Learners have always learned languages through self-study packages, whether by means of books (of the Teach yourself Swahili type); long-playing records, cassettes or CDs; video, in combination with any of the above, and, of course, more recently, online and via apps such as Duolingo. In July this year, for example, Duolingo was boasting an estimated 200 million ‘active’ users[i], although what constitutes ‘active’ is a moot point. Nevertheless, the availability, ease and low cost of many self-study tools (Duolingo is of course free) means that they constitute a real threat to traditional classroom teaching.

Their single biggest drawback is, of course, the lack of any real face-to-face interaction, including personalized instruction and feedback (where ‘personalized’ means ‘mutually intersubjective,’ not ‘individually customized by an algorithm’). That is what classrooms offer – or should. But, of course, such ‘human’ interactions come at a cost. Will language learning in the future be primarily app-mediated, with classroom teaching relegated to a high-end, niche status? And/or will classroom teachers be compelled to migrate en masse to call-centre-type facilities in order to provide the much-needed human interaction that these apps will offer as a premium add-on? Watch this space.

There are at least three other tensions, the outcome of which I suspect will shape our collective futures. But I’ll deal with those next week.

References

Burnaby, B. and Sun, Y. (1989) ‘Chinese teachers’ views of western language teaching: context informs paradigms’. TESOL Quarterly, 23/2.

Holliday, A. (1994) Appropriate Methodology and Social Context. Cambridge: Cambridge University Press.

Li, D. (1998) ‘”It’s always more difficult than you plan or imagine”: Teachers’ perceived difficulties in introducing the communicative approach in South Korea’. TESOL Quarterly, 32/4.

Kumaravadivelu, B. (2001) ‘Towards a post-method pedagogy.’ TESOL Quarterly, 35/4.

Pennycook, A. (2010) Language as a local practice. London: Routledge.

Ravitch, D. (2010) The death and life of the great American school system: how testing and choice are undermining education. New York: Basic Books.

Ritzer, G. (1998) The McDonaldization Thesis: Explorations and extensions. London: Sage.

[I] http://expandedramblings.com/index.php/business-directory/24390/duolingo-stats-facts/





M is for Method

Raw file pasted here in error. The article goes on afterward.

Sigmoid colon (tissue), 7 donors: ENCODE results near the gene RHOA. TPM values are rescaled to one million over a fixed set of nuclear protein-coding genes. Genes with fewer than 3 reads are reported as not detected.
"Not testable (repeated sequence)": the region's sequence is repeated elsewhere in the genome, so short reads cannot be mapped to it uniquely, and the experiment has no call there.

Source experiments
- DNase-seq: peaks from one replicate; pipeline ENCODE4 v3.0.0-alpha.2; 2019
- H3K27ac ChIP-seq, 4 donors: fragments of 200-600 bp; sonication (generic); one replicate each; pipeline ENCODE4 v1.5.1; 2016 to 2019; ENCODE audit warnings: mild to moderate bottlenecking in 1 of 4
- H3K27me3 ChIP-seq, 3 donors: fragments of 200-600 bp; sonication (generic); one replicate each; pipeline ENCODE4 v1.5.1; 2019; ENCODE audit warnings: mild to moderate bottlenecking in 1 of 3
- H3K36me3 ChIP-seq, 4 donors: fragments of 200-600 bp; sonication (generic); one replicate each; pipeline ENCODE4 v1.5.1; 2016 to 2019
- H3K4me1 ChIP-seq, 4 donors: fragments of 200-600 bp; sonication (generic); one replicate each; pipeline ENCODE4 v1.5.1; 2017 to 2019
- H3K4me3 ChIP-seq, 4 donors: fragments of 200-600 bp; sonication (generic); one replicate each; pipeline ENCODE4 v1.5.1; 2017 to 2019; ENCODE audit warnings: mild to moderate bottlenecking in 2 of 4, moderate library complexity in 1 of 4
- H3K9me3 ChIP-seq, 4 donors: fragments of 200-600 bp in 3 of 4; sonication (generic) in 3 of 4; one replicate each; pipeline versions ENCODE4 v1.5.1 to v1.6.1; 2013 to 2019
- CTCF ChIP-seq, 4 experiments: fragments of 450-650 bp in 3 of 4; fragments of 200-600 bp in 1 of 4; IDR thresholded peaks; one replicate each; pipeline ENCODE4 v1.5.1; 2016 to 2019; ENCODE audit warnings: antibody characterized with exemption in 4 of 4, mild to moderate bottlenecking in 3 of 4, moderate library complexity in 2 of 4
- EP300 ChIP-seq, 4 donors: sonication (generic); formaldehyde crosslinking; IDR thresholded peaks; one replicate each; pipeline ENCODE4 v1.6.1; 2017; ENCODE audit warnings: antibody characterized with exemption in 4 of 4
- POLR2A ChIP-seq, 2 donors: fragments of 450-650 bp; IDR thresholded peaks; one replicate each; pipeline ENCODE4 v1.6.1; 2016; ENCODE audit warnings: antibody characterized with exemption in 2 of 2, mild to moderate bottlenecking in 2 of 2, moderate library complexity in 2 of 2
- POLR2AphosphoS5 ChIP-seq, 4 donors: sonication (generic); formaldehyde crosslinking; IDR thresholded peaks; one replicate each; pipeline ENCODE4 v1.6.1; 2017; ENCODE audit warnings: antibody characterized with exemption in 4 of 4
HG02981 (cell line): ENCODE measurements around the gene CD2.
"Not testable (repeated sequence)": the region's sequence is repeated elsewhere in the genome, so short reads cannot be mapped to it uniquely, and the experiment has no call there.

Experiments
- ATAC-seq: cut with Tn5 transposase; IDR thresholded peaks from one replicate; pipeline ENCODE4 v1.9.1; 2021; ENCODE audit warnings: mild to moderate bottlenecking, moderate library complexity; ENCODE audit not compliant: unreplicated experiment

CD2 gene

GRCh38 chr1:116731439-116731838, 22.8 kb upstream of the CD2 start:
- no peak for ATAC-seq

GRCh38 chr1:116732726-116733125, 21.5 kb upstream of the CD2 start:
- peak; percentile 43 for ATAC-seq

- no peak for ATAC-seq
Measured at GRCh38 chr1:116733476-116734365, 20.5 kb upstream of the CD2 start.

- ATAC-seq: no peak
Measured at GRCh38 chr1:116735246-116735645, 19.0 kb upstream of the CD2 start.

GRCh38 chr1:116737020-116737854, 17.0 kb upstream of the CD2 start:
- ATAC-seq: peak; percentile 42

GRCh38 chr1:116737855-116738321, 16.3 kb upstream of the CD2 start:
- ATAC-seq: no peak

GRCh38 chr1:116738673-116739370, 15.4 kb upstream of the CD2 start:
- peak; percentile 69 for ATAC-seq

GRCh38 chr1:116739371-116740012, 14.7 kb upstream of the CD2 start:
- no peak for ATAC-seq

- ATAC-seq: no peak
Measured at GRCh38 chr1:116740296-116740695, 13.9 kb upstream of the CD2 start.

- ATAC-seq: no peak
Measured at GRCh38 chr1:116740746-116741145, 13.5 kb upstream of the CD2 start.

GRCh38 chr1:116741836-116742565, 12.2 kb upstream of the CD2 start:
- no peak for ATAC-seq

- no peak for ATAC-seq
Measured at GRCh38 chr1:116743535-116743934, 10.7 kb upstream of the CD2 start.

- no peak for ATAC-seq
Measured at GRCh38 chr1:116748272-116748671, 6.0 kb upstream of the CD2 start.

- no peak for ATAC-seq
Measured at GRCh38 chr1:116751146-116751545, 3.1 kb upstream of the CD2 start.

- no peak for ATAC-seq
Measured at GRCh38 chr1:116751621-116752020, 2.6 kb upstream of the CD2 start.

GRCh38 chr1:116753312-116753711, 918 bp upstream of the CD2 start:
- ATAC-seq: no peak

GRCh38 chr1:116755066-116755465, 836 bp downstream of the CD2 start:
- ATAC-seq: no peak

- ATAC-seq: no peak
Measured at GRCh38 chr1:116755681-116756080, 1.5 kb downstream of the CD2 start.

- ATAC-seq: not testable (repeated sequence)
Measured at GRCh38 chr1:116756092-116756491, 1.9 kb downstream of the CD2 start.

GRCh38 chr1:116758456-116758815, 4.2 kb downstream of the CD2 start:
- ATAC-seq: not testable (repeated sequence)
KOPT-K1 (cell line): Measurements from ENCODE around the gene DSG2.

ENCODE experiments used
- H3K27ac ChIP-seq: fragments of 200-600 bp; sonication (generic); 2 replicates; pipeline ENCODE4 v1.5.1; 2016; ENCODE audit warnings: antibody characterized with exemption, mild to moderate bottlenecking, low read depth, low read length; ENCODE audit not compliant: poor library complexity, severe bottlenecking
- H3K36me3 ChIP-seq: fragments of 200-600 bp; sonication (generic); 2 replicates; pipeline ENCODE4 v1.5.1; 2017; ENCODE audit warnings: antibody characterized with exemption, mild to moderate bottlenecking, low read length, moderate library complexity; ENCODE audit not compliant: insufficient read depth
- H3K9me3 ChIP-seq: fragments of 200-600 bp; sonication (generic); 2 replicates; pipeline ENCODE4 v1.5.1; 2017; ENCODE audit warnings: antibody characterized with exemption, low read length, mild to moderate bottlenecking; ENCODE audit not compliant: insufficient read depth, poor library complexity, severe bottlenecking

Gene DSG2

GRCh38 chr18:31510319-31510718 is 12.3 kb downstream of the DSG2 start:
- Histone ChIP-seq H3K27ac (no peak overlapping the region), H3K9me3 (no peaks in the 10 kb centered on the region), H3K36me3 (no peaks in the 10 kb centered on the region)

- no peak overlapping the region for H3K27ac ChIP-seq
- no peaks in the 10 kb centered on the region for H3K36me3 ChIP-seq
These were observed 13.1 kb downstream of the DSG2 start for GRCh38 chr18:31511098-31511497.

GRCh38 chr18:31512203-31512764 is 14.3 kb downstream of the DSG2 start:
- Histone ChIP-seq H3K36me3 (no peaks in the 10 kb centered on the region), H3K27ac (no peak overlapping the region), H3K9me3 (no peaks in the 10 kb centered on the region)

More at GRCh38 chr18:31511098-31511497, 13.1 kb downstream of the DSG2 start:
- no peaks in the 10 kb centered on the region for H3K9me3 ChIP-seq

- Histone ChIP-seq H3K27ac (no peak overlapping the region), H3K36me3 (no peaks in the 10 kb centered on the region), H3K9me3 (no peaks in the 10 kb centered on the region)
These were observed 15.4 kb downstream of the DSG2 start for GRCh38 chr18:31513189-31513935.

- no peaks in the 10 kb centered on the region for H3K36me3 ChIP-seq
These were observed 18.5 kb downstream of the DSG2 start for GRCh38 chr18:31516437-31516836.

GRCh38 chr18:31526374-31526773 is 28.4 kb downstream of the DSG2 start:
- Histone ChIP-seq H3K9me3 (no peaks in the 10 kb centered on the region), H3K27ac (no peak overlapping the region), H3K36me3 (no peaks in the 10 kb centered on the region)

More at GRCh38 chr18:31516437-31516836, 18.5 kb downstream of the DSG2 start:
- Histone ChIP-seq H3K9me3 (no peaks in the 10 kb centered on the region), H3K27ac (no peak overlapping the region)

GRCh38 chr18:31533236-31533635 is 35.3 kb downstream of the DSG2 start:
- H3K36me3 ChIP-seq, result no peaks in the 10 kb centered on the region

28 11 2010

I’m moderating a Diploma course discussion on methodology this week, so, for a change I thought I’d post a short video of me going on about it.

Seven key quotes on the subject of method, some of which I refer to in the video:

  1. “Methods are of little interest”  Kelly, L.G.  1969. 25 Centuries of Language Teaching. Rowley, MA: Newbury House, p. 2.
  2. “The development of language-teaching methods … has in fact been empirical rather than theory-directed. […] The fact seems to be that teachers have ‘followed their noses’ and adopted a generally eclectic approach to teaching methods…” Corder, S. P. 1973. Introducing Applied Linguistics. Harmondsworth: Penguin. pp. 135-6.
  3. “During the sixties and seventies several developments indicate a shift in language pedagogy away from the single method concept as the main approach to language teaching.”  Stern, H.H. 1983. Fundamental Concepts of Language Teaching. Oxford University Press, p. 477.
  4. “The widespread dissatisfaction with the conventional concept of method has produced what I have called a postmethod condition.”  Kumaravadivelu, B. 1994. The Postmethod condition: (E)merging strategies for second/foreign language teaching. TESOL Quarterly, 28, p. 43.
  5. “Methods, however the term is defined, are not dead. Teachers seem to be aware of both the usefulness of methods and the need to go beyond them.”  Bell, D. 2007. Do teachers think that methods are dead?  ELT Journal, 61, p. 143.
  6. “I consistently use method to refer to established methods conceptualised and constructed by experts in the field ….  I use the term, methodology, to refer to what practicing teachers actually do in the classroom in order to achieve their stated or unstated teaching objectives.”  Kumaravadivelu, B. 2006. Understanding Languge Teaching: From Method to Postmethod. Mahwah, NJ: Lawrence Erlbaum, p. 84.
  7. “The concept of method has not been replaced by the concept of postmethod but rather by an era of textbook-defined practice. What the majority of teachers teach and how they teach … are now determined by textbooks.”  Akbari, R. 2008. Postmethod discourse and practice. TESOL Quarterly, 42/4, p. 647.